Government Information Quarterty, Volume 1, Number 1, pages 1-14
All rights of reproduction in any form reserved. ISSN: 0749-634X.
GOVERNMENT INFORMATION QUARTERLY Vol. 1/No. 1/1984
appear to be neither politically naive about nor unappreciative of the position of their country in the continuously tense international arena. Certainly they are disturbed about the effect of such restrictions on the scientific process. Ideally, all scientific findings, conclusions, and interpretations should be publicly and generally available, open to criticism as well as improvement, and, if necessary, rejection. The vague nature of the controls being advocated by officials also is troubling. Not the least of their worries, moreover, is the pragmatic effect of new national security restrictions on scientific communication. The strength and safety of the nation will not be maintained or improved if scientific and technological progress and innovation are inhibited as a result of limitations on the dissemination of scientific information.' This point was well stated in the now famous report on a program for postwar scientific research which Dr. Vannevar Bush submitted to the President in 1945:
Basically there is no reason to believe that scientists of other countries will not in time re-discover everything we now know. A sounder foundation for our national security rests in a broad dissemination of scientific knowledge upon which further advances can be more readily made than in a policy of restriction which would impede our further advances in the hope that our potential enemies will not catch up with us.'
Indeed, national security results from achievement in science, not from concealment.' And "science" and "national security" are not necessarily antagonistic to one another. In the past, scientists and government leaders have demonstrated a broad appreciation of the national security concept, including not only military applications and preparations, but also economic, cultural, and psychological considerations. In its most meaningful context, national security is not defined by Soviet military capability alone.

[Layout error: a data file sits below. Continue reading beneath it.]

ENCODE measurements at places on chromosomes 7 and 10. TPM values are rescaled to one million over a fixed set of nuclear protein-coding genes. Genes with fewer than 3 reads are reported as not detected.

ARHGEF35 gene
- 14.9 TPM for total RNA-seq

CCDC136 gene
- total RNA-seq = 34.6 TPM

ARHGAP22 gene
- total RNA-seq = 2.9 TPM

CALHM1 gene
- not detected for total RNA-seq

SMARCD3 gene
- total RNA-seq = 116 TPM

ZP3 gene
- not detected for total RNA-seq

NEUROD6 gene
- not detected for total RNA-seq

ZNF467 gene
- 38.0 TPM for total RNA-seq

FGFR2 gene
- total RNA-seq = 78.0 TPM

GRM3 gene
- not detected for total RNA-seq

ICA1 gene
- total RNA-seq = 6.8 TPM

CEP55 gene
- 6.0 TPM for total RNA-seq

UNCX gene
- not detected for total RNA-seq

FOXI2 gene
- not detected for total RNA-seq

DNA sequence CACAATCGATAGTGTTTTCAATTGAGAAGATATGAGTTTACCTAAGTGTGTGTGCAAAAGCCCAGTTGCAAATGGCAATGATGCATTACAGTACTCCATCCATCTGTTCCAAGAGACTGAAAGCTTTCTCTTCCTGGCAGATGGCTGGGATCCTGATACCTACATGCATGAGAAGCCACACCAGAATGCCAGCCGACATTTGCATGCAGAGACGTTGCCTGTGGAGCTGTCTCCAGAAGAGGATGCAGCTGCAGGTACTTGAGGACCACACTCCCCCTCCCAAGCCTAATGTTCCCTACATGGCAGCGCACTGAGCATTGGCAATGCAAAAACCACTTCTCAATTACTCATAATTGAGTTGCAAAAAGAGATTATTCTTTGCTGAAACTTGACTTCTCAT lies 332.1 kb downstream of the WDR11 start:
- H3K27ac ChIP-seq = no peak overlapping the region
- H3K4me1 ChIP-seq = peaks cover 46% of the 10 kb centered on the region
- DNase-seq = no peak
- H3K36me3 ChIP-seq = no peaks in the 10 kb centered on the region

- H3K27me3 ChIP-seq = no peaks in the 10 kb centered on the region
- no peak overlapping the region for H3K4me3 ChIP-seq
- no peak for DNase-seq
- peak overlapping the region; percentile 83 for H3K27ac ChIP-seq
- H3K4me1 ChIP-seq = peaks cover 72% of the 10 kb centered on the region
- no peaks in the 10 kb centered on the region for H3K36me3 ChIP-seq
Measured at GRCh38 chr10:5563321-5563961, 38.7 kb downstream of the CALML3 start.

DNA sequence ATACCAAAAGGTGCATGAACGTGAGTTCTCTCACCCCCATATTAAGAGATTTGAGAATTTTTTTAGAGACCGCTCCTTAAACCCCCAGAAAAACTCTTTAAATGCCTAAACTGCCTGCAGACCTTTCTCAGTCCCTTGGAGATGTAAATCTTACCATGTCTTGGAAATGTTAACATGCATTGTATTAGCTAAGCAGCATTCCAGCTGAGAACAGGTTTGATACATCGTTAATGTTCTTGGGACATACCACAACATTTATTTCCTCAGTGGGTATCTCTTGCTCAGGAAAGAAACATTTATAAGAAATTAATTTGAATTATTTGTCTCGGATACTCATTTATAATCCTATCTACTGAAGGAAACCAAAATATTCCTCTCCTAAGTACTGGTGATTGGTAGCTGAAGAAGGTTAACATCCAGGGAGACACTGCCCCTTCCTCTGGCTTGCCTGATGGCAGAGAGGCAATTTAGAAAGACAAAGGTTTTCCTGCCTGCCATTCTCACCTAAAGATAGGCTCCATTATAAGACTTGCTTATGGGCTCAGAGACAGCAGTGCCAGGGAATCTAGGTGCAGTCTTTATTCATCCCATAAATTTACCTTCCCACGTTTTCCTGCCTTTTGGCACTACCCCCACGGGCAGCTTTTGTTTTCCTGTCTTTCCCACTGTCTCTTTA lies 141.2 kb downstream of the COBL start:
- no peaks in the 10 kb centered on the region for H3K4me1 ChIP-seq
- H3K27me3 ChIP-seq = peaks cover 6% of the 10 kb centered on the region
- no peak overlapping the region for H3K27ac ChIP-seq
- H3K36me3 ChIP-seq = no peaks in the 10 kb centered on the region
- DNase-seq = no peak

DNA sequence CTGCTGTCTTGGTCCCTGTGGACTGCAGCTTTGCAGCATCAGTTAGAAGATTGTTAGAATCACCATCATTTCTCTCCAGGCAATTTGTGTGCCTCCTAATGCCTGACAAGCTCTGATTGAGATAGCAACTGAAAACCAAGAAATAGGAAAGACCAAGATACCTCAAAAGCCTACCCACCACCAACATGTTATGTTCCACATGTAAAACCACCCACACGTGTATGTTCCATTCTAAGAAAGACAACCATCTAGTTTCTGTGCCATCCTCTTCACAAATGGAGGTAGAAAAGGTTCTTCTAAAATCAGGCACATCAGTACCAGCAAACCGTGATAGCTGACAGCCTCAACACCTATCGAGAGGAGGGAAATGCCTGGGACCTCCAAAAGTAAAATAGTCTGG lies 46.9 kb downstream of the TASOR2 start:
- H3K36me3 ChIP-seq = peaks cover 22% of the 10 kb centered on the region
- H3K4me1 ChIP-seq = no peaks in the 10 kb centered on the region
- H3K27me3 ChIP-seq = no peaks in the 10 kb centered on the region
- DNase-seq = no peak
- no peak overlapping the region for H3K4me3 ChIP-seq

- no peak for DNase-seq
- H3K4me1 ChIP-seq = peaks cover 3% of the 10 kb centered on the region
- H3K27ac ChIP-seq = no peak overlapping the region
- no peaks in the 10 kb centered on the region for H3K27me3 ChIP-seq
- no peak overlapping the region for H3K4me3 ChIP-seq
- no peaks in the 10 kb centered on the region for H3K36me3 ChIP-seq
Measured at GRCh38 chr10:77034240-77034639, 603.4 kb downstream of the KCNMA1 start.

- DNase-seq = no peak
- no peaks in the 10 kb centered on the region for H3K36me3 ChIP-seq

THE BALANCE SHEET CONCEPT
Some years ago, in analyzing the tension between national security and individual freedom, the late Harold D. Lasswell concluded that American security measures should be the outcome of a comprehensive process of balancing the costs and benefits of all policies in the foreign and domestic fields.” A national security determination, he wrote, "...is properly a policy judgment rather than an expert opinion." Many complex considerations must be assessed. “Judgments of security," counseled Lasswell, “are balance sheets of our present and prospective position as a nation under all thinkable conditions and policies.***
The balance sheet on increased national security control of scientific communication is under formulation. The issue, it may be argued, was opened for consideration by recent government actions, assertions, and policy recommendations. Moreover, the development of such a balance sheet seemingly is prompted by current efforts to rewrite the International Traffic in Arms Regulations' and by the necessity to renew the automatically expiring Export Administration Act.* Both of these authorities have been used more stringently of late to limit scientific communication.
The formulation of a balance sheet on national security restriction of scientific communication, as some may recall, is not unprecedented. Although his portrayal has a very contemporary character, the late Lloyd V. Berkner was describing the situation as it was three decades ago when he wrote that "all the important ideas of science have military implications and, under our present policies, must therefore fall inevitably under the cloak